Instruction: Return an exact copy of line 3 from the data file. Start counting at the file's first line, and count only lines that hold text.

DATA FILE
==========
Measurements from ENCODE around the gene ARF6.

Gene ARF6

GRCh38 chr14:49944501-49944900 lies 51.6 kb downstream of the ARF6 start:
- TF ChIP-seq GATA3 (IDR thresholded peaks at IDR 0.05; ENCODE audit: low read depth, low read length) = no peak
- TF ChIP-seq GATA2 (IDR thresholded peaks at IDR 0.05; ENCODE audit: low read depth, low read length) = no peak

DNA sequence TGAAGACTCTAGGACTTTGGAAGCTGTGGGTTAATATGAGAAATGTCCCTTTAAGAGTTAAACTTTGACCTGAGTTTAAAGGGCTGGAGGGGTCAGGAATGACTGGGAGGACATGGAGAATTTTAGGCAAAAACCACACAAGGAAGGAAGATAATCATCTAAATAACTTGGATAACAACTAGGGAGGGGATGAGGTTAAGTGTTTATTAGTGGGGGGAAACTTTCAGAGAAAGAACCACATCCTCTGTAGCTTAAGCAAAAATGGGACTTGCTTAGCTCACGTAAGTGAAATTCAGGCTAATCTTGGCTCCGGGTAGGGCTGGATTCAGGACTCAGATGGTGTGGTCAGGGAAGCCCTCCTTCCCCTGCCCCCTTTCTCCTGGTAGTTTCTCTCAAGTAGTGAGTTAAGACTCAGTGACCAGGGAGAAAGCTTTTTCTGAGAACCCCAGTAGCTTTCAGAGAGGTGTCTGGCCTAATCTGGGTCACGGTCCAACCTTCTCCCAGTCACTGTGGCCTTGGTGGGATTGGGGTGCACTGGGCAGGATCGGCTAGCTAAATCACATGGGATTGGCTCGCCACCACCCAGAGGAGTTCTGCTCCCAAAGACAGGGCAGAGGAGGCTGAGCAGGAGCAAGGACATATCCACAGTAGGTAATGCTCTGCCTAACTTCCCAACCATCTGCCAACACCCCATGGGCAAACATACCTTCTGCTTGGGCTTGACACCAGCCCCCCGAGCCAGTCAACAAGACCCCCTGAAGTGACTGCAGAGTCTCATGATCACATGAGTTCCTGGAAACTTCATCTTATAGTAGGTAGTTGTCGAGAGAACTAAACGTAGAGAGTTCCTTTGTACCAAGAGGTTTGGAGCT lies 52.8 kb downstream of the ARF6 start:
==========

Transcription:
GRCh38 chr14:49944501-49944900 lies 51.6 kb downstream of the ARF6 start: